Participation in a criminal group is an offence under section 93T of the Crimes Act 1900 which carries a maximum penalty of 5 years in prison

To establish the offence, the prosecution must prove beyond reasonable doubt that:

  1. You participated in a criminal group,
  2. You knew or ought reasonably have known it was a criminal group, and
  3. You knew or ought reasonably have known that your participation contributed to the occurrence of criminal activity.

The maximum penalty increases to 10 years where:

  • You directed the activities of a criminal group,
  • You knew it was a criminal group, and
  • You knew or were reckless as to whether that participation contributed to the occurrence of criminal activity.

A 10 year maximum is also applicable where:

  • You assaulted another person, or destroyed or damaged property of another, or intended to do so, and
  • Intended by that action to participate in a criminal group.

The penalty increases to a maximum of 14 years where the person assaulted was a law enforcement officer in the execution of his or her duty.

The maximum increases to 15 years where:

  • You directed the activities of a criminal group,
  • Those activities were organised and ongoing,
  • You knew it was a criminal group, and
  • You knew or were reckless as to whether that participation contributed to the occurrence of criminal activity.

A ‘criminal group’ is one which is comprised of 3 or more people whose objective is to:

  • Obtain material benefits from conduct that constitutes a ‘serious indictable offence’, including conduct outside NSW which would amount to such an offence if committed within the state, or
  • Commit ‘serious violence offences’, including conduct outside NSW which would amount to such offences if committed within the state.

A ‘serious indictable offence’ is one that carries a maximum penalty of at least 5 years in prison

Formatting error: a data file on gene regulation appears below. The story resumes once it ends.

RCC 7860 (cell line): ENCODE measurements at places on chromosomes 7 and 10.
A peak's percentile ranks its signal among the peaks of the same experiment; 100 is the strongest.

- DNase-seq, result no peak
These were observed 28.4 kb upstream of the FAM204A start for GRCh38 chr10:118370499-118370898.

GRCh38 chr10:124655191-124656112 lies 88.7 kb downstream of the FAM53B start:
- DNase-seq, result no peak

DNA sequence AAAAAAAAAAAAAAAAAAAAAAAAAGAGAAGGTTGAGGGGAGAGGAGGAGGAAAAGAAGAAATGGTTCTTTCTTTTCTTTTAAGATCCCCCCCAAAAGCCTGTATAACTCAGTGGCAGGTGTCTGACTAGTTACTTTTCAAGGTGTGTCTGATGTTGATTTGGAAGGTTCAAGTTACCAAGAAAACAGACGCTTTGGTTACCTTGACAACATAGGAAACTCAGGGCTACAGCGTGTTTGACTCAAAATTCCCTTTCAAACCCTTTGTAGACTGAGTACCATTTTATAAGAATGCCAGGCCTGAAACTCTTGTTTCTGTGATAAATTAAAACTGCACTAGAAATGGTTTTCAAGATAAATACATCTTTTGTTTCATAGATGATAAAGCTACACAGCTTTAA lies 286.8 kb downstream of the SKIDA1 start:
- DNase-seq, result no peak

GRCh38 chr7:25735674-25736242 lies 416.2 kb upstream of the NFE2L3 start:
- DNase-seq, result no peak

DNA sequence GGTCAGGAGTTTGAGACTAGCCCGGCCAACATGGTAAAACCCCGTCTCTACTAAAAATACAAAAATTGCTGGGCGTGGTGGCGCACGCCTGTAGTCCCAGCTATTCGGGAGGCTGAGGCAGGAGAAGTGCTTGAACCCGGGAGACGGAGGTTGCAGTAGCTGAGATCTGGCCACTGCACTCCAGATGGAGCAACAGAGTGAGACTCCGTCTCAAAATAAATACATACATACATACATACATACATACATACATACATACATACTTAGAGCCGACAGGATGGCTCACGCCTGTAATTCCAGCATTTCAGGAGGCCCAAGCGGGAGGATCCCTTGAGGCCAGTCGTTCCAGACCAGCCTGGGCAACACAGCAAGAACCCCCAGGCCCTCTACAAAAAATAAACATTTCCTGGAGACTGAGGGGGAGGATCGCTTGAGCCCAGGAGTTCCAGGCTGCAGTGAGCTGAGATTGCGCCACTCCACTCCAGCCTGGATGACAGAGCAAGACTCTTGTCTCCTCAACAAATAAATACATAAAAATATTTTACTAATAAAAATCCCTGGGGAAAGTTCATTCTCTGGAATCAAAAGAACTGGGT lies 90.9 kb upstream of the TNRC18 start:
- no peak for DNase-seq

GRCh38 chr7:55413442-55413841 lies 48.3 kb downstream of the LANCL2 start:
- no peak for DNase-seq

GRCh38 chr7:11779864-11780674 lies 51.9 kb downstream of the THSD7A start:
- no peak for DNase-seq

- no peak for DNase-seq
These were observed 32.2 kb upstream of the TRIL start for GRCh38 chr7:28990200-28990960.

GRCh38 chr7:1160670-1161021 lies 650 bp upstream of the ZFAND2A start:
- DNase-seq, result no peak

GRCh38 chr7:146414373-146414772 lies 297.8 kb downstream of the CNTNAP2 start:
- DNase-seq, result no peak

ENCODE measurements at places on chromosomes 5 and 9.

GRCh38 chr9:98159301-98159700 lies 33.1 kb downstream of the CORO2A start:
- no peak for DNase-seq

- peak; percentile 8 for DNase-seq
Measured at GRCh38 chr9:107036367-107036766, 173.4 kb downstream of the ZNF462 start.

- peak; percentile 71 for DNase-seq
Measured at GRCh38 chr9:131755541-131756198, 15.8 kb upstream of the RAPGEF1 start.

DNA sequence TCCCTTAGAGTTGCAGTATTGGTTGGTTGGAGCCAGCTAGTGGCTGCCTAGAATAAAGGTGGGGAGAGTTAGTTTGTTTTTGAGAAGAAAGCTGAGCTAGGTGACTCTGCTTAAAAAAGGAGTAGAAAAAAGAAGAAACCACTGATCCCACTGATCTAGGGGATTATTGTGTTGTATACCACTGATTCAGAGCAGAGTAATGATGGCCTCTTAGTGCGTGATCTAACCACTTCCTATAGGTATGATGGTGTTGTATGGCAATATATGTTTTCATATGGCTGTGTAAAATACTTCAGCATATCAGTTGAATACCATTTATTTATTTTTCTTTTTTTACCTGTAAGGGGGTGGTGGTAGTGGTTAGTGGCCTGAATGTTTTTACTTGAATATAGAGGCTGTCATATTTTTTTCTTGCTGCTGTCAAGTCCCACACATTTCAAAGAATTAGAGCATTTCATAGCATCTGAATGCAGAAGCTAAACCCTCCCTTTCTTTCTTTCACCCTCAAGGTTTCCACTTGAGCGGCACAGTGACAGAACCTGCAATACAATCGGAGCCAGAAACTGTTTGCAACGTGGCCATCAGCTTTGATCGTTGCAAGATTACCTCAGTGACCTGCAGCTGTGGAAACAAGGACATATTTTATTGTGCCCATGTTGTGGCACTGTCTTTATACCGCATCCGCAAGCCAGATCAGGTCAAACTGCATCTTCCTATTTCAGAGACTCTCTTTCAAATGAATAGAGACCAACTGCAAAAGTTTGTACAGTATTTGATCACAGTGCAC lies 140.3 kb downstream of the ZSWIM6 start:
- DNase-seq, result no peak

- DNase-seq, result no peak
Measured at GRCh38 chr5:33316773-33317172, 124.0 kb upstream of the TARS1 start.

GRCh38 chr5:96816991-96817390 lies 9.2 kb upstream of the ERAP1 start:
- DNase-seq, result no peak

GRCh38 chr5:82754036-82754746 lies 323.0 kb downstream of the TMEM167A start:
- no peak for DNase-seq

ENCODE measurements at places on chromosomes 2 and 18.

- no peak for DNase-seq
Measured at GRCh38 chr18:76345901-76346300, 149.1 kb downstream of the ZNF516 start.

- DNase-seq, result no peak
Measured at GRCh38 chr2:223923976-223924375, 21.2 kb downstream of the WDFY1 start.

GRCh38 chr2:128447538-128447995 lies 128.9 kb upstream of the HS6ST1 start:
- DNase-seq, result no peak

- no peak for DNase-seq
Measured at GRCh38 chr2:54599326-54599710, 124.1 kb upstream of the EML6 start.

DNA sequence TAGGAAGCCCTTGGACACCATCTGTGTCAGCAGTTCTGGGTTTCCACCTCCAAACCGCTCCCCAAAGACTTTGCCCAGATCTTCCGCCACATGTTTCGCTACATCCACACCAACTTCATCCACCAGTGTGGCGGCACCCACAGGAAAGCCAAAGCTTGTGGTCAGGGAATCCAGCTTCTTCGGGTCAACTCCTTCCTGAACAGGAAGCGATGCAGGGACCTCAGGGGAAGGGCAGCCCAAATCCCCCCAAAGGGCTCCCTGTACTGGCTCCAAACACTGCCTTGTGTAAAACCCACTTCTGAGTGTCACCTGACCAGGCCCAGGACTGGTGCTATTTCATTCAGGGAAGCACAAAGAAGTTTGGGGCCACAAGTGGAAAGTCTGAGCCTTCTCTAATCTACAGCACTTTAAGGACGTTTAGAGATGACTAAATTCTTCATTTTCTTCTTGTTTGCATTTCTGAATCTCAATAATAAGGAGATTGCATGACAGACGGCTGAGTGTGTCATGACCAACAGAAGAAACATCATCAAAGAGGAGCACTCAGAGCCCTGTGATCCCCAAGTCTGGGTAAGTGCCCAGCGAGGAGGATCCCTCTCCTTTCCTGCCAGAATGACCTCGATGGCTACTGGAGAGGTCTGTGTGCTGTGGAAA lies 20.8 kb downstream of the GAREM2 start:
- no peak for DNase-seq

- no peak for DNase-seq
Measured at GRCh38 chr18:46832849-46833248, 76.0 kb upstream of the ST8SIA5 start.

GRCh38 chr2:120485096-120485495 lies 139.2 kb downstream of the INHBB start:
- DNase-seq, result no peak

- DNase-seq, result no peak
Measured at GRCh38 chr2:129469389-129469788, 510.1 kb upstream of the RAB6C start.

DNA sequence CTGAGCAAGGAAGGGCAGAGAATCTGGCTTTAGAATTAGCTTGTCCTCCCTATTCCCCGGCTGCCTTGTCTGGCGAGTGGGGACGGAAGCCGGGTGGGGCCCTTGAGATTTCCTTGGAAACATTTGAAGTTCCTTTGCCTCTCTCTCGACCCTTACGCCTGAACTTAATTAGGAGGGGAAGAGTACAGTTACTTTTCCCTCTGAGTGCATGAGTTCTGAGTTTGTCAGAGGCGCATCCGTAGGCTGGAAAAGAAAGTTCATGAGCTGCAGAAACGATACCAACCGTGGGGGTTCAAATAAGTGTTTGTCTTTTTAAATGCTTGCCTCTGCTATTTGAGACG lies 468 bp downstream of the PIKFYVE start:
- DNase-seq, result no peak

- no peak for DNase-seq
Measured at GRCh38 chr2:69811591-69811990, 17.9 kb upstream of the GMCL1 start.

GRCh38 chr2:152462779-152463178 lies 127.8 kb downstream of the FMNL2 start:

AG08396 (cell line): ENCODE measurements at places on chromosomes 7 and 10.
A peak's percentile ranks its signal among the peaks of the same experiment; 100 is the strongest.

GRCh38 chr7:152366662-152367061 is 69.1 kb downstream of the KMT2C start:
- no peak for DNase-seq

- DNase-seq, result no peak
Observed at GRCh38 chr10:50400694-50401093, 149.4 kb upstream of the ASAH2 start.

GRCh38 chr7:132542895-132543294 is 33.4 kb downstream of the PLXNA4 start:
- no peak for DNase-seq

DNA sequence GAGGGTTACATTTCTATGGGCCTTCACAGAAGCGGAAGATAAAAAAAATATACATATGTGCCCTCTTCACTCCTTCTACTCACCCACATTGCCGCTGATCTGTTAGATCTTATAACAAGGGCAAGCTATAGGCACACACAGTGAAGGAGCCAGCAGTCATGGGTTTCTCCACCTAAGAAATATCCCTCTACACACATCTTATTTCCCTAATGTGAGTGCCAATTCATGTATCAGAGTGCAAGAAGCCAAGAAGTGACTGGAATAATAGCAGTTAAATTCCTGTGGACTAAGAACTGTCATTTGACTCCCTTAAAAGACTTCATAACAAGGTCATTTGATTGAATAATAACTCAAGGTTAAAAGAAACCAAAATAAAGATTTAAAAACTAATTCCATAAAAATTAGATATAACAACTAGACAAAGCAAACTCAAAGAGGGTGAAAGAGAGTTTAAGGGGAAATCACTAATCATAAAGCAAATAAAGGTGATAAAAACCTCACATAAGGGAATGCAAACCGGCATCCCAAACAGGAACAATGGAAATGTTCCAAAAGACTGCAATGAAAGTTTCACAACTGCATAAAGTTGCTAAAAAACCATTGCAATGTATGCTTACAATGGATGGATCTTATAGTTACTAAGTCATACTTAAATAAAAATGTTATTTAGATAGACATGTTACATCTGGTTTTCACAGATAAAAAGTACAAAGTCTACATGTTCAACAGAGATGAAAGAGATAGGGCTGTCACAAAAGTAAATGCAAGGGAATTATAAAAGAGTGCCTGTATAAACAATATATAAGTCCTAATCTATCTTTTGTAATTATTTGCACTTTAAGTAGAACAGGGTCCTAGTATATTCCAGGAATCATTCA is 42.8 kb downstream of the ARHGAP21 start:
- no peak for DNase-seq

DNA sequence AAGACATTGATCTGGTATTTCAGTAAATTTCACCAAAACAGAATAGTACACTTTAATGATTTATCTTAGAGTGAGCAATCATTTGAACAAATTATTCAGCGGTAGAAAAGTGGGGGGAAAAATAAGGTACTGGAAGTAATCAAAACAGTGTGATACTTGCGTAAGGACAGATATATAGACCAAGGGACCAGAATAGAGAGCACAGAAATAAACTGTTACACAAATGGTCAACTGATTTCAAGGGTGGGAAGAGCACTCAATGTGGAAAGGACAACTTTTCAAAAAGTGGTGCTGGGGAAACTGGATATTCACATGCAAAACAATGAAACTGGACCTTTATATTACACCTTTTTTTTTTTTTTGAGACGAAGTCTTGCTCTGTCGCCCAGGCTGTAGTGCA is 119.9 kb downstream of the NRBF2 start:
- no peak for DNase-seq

A ‘serious violence offence’ is one punishable by at least 10 years which involves:

  • Loss of a person’s life or serious risk thereof,
  • Serious injury to a person or serious risk thereof,
  • Serious damage to property where a person’s safety is endangered, or
  • Perverting the course of relating to a case involving any of the above

Defences to these charges include duress and necessity.

Could criminal activity become more prevalent?

On the back of the recent natural disasters, some economic experts are predicting a recession worse than the GFC which could mean for some people, job losses, financial strain, becoming homeless, turning to theft as a way to survive.

As travel bans and lockdowns continue, and opportunities for social engagements dwindle, there’s an increased likelihood of mental and emotional health problems too.

These are definitely unprecedented times and many people are already feeling the tension of the current situation and as yet there is no end in sight.

 

Authors

Sonia Hickey

Sonia Hickey is a freelance writer, magazine journalist and owner of 'Woman with Words'. She has a strong interest in social justice, and is a member of the Sydney Criminal Lawyers® content team.

Ugur Nedim

Ugur Nedim is an Accredited Criminal Law Specialist with over 20 years of experience as a criminal defence lawyer. He is the Principal of Sydney Criminal Lawyers®.